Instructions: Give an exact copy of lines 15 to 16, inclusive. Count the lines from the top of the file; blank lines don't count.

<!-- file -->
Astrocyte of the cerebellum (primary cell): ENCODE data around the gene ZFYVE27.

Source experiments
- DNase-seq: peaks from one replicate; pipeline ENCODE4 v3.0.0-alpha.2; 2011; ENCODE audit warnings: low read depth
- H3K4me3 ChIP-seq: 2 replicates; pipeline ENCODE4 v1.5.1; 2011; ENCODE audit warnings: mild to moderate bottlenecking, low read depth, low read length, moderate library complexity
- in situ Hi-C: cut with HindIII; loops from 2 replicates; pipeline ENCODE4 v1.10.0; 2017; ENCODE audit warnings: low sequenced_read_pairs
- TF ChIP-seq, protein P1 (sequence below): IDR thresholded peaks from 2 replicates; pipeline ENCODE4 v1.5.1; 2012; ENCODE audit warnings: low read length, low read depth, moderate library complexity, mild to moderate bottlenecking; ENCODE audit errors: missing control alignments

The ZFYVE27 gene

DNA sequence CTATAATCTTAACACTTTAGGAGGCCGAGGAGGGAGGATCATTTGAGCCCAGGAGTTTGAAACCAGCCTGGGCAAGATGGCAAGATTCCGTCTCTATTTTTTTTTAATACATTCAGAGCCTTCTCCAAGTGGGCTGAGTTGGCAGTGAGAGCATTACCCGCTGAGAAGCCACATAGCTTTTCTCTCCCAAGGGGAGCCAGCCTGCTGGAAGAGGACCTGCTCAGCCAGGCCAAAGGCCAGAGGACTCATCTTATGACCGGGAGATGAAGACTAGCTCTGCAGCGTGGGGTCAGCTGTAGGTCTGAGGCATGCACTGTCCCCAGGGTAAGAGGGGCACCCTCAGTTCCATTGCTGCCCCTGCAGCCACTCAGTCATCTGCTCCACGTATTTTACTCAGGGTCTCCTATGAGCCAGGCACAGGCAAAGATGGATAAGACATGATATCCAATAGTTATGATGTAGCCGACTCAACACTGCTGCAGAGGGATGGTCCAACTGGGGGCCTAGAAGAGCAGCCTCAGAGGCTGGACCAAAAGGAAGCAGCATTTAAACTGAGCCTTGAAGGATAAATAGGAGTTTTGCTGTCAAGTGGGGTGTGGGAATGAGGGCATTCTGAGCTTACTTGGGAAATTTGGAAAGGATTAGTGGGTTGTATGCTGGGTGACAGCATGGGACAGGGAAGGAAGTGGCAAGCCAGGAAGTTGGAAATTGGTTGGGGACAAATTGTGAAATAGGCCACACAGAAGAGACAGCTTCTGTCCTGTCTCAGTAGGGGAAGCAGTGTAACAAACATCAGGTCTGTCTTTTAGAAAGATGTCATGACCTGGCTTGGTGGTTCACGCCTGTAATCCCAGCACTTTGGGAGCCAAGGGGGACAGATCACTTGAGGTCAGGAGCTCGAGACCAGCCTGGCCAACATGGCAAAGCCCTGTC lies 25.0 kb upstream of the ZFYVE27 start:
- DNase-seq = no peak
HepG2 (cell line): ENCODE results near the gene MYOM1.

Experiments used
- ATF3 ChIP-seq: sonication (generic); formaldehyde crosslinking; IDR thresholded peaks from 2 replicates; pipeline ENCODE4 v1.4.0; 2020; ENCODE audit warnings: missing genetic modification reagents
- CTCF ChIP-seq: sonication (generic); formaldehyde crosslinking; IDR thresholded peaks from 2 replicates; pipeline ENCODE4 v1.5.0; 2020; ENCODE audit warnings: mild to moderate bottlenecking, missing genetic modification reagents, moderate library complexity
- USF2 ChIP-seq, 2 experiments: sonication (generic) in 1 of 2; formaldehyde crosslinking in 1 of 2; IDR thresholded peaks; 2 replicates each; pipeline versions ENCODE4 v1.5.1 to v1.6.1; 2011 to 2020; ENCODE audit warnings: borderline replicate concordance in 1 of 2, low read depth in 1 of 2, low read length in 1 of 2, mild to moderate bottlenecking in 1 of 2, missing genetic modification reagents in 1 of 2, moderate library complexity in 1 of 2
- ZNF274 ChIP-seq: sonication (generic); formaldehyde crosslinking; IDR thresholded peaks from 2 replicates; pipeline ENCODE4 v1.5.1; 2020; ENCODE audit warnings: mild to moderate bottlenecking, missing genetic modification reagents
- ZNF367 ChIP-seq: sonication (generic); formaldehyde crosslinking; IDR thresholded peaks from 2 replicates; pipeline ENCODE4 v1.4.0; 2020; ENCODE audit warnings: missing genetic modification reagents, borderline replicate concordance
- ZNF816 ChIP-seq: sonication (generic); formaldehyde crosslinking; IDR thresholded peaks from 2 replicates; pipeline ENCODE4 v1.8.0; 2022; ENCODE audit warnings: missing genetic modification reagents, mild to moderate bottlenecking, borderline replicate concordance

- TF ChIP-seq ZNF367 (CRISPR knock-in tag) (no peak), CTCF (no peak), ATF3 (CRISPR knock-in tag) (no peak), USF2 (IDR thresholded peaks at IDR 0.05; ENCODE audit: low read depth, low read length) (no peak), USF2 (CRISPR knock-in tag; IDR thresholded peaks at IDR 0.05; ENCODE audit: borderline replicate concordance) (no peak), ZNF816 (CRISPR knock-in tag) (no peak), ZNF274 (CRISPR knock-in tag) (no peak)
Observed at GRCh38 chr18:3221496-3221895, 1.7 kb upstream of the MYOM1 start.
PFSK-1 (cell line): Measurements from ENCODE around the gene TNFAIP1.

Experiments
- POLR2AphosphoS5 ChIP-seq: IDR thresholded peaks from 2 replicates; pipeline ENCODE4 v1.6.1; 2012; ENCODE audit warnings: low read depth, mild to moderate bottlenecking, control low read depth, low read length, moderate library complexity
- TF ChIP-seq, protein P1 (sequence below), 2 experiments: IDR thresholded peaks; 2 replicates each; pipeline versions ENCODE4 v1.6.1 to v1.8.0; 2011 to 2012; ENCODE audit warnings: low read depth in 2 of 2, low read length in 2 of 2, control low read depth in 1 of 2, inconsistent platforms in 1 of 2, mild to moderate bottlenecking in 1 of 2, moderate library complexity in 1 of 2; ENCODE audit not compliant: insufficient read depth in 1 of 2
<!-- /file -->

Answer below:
- ZNF274 ChIP-seq: sonication (generic); formaldehyde crosslinking; IDR thresholded peaks from 2 replicates; pipeline ENCODE4 v1.5.1; 2020; ENCODE audit warnings: mild to moderate bottlenecking, missing genetic modification reagents
- ZNF367 ChIP-seq: sonication (generic); formaldehyde crosslinking; IDR thresholded peaks from 2 replicates; pipeline ENCODE4 v1.4.0; 2020; ENCODE audit warnings: missing genetic modification reagents, borderline replicate concordance